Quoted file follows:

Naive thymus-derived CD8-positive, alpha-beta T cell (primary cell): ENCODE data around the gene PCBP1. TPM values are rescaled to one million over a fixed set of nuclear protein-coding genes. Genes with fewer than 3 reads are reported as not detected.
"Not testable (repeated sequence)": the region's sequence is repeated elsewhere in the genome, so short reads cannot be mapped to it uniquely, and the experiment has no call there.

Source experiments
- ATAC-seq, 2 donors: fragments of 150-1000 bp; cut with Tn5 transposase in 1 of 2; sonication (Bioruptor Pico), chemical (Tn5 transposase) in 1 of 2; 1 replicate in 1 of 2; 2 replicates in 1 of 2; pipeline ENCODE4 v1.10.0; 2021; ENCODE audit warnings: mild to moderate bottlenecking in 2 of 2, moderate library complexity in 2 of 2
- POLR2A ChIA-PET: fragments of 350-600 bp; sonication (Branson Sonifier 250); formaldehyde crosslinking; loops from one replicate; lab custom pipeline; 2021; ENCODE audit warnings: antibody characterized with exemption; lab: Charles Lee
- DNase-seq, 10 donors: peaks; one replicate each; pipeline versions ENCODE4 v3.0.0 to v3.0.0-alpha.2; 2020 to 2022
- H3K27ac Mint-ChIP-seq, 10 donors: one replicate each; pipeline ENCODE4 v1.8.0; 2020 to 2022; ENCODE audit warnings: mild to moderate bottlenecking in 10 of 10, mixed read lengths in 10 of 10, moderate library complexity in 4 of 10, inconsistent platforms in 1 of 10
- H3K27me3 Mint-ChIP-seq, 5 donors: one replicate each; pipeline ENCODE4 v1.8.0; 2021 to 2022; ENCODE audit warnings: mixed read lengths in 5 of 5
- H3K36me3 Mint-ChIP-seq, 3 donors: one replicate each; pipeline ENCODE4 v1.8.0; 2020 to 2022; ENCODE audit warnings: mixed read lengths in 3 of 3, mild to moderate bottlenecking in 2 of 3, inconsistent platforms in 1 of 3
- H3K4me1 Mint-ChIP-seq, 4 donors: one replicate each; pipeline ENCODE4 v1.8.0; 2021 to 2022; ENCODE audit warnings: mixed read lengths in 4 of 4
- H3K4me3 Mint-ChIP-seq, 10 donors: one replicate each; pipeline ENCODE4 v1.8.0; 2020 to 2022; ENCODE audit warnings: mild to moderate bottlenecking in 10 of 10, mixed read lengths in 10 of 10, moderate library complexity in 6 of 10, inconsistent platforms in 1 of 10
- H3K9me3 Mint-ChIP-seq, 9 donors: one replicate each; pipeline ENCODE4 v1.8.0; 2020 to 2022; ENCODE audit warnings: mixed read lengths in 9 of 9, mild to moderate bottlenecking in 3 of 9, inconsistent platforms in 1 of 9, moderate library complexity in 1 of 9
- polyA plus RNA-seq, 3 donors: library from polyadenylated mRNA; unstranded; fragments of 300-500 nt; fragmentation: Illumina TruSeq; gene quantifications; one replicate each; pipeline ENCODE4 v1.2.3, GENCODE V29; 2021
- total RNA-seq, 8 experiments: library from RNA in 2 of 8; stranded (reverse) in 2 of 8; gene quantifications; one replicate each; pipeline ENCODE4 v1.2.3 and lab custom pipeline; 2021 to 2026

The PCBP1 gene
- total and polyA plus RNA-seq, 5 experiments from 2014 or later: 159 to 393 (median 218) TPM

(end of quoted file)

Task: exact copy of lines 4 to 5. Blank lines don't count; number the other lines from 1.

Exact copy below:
- ATAC-seq, 2 donors: fragments of 150-1000 bp; cut with Tn5 transposase in 1 of 2; sonication (Bioruptor Pico), chemical (Tn5 transposase) in 1 of 2; 1 replicate in 1 of 2; 2 replicates in 1 of 2; pipeline ENCODE4 v1.10.0; 2021; ENCODE audit warnings: mild to moderate bottlenecking in 2 of 2, moderate library complexity in 2 of 2
- POLR2A ChIA-PET: fragments of 350-600 bp; sonication (Branson Sonifier 250); formaldehyde crosslinking; loops from one replicate; lab custom pipeline; 2021; ENCODE audit warnings: antibody characterized with exemption; lab: Charles Lee